At an estimated total project cost of $240,000, the Resort Municipality of Whistler's (RMOW) share would be $120,000.

If successful, the project would add 28 new charging stations to the resort (though some existing chargers will be replaced): two dual-port Level 2 chargers in Lot 1, four in Lot 2, four in Lot 4, two at municipal hall and two at the Whistler Conference Centre.

The RMOW's share of the funds would come from the Climate Action Revenue Incentive Program (CARIP) and day lot capital improvement funding, while other cost-sharing opportunities are also being explored.

The Day Lot Committee will cover the annual electricity cost from its revenue.

The CARIP is a rebate for municipalities that have signed on to B.C.'s Climate Action Charter, allowing them to reclaim all of the carbon taxes they have paid each year for direct local government operation costs.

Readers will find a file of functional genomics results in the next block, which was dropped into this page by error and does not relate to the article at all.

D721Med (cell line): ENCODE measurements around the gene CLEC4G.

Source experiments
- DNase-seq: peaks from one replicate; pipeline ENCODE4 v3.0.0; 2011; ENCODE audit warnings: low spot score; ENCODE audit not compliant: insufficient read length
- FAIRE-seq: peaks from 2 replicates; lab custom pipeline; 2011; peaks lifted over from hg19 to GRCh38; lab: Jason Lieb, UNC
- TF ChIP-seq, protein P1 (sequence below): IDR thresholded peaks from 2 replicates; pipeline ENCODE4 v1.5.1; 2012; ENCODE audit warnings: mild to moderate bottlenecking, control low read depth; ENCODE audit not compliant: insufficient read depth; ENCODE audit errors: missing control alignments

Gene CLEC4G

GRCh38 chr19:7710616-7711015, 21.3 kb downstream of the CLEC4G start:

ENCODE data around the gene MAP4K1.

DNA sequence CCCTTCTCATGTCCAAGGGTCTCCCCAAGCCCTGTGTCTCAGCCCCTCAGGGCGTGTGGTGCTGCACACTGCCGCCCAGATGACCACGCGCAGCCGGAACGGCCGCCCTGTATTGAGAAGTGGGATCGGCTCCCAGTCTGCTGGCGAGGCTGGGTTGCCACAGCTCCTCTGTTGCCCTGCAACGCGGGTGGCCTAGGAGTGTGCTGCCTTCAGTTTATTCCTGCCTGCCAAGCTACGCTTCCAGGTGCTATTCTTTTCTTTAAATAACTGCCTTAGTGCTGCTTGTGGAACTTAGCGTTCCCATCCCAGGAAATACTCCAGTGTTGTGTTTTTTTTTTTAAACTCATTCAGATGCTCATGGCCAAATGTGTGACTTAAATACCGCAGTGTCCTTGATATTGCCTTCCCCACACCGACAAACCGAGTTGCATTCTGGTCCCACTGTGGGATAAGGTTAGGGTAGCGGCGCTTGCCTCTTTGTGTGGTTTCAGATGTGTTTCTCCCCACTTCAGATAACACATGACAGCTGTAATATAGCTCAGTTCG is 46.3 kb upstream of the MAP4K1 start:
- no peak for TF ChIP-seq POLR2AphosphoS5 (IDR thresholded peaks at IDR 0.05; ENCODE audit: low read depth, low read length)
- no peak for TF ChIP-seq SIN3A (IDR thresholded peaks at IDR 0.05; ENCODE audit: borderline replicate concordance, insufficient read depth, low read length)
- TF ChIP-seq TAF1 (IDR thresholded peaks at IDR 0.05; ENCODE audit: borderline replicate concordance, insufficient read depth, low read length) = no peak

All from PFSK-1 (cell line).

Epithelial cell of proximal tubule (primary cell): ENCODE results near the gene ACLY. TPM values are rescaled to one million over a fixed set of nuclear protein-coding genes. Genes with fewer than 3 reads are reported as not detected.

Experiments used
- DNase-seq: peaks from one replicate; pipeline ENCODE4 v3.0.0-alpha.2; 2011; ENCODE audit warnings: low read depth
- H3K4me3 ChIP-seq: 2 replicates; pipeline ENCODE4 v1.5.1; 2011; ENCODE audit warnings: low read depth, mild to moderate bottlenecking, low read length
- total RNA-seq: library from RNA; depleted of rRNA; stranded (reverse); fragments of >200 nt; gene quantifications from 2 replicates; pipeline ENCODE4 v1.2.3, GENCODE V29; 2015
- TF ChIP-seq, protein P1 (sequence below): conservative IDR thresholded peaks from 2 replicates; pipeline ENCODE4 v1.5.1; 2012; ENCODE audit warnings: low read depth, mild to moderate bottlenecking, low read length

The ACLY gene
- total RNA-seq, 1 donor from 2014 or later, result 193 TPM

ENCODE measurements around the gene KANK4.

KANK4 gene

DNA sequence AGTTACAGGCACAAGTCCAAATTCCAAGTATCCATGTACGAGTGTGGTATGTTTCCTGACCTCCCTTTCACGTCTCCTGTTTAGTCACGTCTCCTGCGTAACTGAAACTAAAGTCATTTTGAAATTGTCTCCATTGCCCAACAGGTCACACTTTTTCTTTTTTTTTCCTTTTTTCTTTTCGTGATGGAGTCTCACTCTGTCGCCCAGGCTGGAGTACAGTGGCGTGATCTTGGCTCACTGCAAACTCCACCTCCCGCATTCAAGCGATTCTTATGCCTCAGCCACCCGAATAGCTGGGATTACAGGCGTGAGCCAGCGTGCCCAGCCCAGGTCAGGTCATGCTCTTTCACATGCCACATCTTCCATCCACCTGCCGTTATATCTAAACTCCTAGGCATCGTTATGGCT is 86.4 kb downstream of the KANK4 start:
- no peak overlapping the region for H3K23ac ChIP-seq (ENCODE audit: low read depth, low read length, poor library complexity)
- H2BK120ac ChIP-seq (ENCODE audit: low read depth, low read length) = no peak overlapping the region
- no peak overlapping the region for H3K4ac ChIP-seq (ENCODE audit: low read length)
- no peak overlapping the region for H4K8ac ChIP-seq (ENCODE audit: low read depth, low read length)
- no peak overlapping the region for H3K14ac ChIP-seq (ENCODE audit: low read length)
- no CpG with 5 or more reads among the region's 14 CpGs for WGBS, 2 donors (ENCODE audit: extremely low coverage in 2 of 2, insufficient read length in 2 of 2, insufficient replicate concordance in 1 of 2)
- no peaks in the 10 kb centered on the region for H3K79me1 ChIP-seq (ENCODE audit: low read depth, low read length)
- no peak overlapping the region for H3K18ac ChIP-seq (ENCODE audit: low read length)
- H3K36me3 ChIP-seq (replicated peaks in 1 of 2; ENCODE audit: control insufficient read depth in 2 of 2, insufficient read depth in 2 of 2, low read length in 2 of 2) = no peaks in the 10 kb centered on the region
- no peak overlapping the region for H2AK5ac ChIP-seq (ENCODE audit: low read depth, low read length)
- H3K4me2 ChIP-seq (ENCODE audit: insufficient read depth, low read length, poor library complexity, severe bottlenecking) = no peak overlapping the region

"We get about $50,000 a year back on that, and have been challenged to find projects to spend it on, but this is a great one," Beresford said, adding that $60,000 for the project will come from the CARIP, while the other $60,000 will come from the day lot capital improvement fund.

"The idea is to wrap the EV charger installation into some larger day lot parking improvement projects that are going to be taking place in 2020," she said.

Though council ultimately supported the application, Councillor Ralph Forsyth voted against it.